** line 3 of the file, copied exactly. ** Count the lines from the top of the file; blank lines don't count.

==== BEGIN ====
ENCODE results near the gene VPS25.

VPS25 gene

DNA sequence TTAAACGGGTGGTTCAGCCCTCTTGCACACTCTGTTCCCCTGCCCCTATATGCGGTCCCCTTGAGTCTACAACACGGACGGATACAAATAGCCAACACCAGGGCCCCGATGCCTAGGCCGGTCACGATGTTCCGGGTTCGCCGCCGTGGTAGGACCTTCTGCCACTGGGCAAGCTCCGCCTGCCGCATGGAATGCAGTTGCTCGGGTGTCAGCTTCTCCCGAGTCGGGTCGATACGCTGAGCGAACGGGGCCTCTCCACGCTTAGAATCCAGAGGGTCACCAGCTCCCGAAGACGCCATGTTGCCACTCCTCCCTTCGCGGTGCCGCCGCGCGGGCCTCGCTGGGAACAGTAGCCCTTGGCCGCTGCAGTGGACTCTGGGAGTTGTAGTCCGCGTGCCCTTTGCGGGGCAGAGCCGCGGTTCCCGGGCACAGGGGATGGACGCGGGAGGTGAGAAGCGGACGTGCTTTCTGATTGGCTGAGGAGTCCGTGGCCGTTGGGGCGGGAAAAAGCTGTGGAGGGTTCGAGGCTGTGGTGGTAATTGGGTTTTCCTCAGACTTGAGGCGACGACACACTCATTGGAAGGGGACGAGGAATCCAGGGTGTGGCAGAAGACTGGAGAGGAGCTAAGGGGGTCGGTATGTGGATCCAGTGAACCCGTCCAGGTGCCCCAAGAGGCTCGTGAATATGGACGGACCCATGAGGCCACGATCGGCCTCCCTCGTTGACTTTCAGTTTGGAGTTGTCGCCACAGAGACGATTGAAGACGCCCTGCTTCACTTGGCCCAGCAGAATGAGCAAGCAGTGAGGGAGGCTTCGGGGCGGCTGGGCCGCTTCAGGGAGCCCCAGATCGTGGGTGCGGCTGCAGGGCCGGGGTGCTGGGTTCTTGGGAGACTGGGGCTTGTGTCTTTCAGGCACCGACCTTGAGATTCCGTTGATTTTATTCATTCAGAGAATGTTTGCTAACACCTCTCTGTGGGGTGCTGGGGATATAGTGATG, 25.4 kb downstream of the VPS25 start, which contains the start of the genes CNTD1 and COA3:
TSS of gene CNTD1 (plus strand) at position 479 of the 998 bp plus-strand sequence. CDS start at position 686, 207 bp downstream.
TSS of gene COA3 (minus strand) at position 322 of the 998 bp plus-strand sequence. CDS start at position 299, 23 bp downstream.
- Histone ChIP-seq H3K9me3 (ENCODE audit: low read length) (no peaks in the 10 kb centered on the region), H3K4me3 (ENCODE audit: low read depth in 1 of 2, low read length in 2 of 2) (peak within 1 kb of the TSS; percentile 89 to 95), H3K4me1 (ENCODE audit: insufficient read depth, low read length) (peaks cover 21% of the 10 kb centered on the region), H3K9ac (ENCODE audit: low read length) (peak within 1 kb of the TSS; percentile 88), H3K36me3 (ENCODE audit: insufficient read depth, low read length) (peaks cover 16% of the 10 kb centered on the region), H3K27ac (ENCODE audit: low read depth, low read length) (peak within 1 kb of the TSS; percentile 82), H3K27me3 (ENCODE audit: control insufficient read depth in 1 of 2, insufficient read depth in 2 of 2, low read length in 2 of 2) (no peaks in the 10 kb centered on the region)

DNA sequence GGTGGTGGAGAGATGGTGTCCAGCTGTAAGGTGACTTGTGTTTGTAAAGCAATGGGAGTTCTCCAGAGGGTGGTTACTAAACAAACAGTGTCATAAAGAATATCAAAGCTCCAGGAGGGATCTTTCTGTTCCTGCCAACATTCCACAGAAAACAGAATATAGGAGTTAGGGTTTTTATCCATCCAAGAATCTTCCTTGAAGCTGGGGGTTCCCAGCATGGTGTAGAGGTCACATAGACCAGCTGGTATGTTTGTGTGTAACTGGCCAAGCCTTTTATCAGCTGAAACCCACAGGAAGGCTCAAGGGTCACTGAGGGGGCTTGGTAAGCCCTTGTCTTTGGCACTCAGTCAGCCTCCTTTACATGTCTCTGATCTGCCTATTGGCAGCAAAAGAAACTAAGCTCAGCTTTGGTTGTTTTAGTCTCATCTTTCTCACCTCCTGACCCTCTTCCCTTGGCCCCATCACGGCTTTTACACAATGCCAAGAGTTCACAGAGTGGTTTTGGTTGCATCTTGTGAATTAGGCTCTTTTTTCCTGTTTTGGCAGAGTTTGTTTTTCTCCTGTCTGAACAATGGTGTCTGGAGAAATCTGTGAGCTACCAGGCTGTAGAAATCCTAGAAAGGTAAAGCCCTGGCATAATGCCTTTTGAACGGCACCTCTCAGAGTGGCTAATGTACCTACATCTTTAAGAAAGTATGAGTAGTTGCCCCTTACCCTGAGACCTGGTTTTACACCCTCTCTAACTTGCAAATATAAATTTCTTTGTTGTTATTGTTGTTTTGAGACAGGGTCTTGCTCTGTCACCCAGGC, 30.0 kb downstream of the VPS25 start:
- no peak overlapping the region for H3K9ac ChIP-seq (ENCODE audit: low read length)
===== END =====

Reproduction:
DNA sequence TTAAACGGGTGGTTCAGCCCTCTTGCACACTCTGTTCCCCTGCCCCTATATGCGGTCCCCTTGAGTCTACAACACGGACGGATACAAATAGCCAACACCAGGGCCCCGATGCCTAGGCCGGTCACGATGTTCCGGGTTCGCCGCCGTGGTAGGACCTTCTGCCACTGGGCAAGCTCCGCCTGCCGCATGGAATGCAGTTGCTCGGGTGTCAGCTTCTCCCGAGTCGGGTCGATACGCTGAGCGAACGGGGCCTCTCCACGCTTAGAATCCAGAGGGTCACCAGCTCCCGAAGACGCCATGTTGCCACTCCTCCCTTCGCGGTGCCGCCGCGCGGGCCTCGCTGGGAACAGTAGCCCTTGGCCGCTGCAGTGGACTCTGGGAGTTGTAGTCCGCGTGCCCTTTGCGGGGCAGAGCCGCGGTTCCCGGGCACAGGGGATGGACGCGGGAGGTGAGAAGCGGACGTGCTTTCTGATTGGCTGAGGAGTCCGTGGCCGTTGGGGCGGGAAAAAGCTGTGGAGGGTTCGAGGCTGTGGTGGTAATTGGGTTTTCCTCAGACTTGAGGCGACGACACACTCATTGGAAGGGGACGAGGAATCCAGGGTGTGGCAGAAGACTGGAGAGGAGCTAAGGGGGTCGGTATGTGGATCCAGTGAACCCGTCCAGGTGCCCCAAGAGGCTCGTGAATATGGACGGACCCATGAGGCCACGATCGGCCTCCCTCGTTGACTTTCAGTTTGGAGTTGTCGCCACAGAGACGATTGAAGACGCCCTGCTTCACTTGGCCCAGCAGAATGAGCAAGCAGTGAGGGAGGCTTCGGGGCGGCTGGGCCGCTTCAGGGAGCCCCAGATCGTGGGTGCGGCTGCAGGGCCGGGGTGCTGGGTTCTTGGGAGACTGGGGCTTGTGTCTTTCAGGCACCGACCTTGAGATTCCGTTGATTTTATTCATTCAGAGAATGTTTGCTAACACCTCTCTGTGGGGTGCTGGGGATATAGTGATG, 25.4 kb downstream of the VPS25 start, which contains the start of the genes CNTD1 and COA3: